In around 1928 the London and North Eastern Railway re-signalled the station replacing its five signal boxes with two electrically controlled boxes, with the work carried out by the British Power Railway Signal Company8

British Railways 1948-1996edit

Following nationalization of the UK's railways Cambridge station was operated by the Eastern Region of British Railways

East Anglia was one of the first areas in the UK where British Railways wanted to phase out steam operation in favour of diesel traction From 1959 diesels started to take over operation of services with Cambridge engine shed closing to steam in 1962 Diesel shunters and DMUs were allocated to another shed on the opposite side of the line known as Coldham Lane

The 1960s saw a series of closures and a number of the lines serving Cambridge were closed at this time

First to go was the lightly used line to Mildenhall, closed to passengers on 18 June 1962

The Stour Valley Railway route to Colchester via Haverhill and Sudbury closed on 6 March 1967 although the Sudbury-Marks Tey section remains operational as a branch line The Varsity Line to Bedford also saw passenger services withdrawn during this year on 30 December 1967 as did the line from March to St Ives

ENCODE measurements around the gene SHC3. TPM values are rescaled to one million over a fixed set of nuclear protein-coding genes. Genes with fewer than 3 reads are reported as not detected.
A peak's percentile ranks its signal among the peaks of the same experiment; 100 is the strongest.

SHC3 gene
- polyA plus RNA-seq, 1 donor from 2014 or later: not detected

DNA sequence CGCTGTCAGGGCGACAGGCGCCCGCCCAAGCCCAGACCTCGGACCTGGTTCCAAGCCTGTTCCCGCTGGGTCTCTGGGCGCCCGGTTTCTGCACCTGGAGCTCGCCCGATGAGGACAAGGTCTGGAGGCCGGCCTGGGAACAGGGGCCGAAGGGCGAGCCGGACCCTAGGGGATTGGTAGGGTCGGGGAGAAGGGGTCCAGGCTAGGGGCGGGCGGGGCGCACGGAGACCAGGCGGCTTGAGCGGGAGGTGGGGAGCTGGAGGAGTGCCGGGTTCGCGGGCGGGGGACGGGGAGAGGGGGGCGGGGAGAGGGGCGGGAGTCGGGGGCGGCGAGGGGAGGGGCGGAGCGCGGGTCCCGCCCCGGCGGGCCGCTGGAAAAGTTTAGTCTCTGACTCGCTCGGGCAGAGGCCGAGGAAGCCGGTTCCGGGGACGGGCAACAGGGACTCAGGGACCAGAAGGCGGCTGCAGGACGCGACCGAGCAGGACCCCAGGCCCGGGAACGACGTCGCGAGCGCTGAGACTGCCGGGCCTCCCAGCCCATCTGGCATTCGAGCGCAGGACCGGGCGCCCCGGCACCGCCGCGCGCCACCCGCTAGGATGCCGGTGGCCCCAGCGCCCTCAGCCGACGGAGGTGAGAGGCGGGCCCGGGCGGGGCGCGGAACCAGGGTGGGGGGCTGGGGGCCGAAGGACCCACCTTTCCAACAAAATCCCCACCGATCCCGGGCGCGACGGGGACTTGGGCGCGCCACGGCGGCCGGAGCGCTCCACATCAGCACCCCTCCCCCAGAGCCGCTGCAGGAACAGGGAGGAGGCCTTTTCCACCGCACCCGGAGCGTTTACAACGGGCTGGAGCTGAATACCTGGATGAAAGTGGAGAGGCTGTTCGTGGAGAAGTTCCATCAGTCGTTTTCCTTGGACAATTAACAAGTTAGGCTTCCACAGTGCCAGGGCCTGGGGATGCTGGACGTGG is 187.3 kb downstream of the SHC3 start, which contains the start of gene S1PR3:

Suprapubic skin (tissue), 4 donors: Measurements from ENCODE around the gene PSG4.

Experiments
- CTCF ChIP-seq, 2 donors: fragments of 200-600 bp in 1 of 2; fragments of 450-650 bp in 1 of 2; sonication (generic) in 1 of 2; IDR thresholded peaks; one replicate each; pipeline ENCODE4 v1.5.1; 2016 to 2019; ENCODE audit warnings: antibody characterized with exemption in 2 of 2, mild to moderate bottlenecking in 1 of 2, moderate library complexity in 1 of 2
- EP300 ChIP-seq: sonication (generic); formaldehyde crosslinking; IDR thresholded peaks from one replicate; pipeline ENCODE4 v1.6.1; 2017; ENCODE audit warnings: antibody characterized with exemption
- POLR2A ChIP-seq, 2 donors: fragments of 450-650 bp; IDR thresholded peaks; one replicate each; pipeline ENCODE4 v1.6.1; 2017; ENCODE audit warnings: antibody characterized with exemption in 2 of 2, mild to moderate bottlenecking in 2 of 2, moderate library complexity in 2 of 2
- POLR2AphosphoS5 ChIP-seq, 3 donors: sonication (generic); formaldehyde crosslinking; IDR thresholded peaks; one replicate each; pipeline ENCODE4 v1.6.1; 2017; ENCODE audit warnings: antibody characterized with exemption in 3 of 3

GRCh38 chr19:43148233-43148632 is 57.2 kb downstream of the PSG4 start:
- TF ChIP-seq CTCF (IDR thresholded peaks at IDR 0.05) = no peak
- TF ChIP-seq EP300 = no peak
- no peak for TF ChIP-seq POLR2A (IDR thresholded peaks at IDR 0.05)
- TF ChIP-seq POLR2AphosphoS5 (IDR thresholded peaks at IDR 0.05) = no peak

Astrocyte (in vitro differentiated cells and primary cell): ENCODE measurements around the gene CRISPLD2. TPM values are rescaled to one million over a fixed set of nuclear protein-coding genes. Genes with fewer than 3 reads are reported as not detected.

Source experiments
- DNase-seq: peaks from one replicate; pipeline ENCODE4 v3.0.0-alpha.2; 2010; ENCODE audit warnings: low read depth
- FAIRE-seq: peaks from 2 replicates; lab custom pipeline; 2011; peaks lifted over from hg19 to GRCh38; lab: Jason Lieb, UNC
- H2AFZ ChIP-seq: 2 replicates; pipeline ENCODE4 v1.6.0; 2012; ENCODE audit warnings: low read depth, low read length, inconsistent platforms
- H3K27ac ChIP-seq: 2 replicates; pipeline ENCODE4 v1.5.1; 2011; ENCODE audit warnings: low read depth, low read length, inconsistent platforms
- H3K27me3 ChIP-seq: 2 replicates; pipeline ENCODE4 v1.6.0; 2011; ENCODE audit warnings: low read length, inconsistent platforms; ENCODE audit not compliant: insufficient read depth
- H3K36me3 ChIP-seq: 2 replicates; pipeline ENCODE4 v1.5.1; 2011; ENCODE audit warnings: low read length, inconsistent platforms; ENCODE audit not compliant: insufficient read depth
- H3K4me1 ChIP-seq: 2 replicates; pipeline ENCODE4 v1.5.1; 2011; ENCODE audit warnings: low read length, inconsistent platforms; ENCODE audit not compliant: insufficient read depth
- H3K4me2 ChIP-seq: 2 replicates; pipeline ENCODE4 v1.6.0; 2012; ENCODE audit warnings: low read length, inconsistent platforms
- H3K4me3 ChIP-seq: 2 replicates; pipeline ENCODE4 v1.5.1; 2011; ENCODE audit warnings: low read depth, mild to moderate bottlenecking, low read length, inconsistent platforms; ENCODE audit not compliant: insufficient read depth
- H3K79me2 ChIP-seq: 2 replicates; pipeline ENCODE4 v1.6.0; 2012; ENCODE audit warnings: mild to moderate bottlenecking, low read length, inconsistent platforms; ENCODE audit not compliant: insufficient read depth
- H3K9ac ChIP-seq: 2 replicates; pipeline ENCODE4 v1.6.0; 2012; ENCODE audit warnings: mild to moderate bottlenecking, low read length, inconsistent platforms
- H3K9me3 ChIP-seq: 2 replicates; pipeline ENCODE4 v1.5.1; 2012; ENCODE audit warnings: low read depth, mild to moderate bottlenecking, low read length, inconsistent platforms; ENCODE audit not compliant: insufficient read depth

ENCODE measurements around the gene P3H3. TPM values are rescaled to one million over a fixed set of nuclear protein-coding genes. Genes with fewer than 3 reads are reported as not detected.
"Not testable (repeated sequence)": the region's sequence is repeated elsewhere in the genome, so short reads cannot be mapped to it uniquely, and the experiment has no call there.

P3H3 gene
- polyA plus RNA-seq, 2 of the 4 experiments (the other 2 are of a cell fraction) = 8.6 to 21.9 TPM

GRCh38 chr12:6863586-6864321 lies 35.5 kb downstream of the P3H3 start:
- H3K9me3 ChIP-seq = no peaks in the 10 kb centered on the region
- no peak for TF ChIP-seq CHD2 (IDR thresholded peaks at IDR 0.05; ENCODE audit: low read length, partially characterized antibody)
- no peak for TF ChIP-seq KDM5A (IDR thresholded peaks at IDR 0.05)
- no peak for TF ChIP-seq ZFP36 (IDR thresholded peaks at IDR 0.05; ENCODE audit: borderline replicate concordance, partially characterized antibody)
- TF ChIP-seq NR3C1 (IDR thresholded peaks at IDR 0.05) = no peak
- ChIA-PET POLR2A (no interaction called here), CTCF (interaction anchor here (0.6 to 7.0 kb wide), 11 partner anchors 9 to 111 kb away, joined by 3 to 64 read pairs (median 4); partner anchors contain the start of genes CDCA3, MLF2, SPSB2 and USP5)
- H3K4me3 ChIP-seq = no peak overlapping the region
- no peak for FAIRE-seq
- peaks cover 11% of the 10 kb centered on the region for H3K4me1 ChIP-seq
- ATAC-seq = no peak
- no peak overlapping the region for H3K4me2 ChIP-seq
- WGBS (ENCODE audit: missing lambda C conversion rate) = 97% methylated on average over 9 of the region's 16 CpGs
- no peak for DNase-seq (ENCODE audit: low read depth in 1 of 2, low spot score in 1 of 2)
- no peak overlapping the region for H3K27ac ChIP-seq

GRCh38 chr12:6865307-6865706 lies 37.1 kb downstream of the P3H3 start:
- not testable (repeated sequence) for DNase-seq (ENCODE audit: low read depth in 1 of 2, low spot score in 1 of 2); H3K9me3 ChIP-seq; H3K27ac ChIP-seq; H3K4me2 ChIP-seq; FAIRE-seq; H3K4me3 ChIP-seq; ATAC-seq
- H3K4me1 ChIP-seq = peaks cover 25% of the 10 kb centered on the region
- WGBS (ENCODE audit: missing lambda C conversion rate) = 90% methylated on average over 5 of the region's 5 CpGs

Passenger services along the Cambridge & St Ives Branch managed to survive the Beeching Axe, but with British Rail citing heavy losses the final passenger service ran between St Ives and Cambridge on 5 October 1970 Despite campaigns to reopen the service during the 1970s, the only subsequent rail traffic on the line was a freight service to Chivers in Histon which ran until 1983 and a contract to ferry sand from ARC at Fen Drayton which continued until May 19929

The line from Bishop's Stortford to Cambridge was electrified by British Rail in 1987, enabling electric trains to operate between Liverpool Street and Cambridge

When the link to Stansted Airport from London Liverpool Street opened in 1991 the Hitchin-Cambridge Line became more important; all non-stop trains now take this route to London Kings Cross, reducing congestion on the very busy stretch of the West Anglia Main Line between London Liverpool Street and Bishop's Stortford

The privatization era 1994 - presentedit

Operationsedit

The 1993 railways act came into force on 1 April 1994 Train Operating Units initially operated the services whilst the franchises were let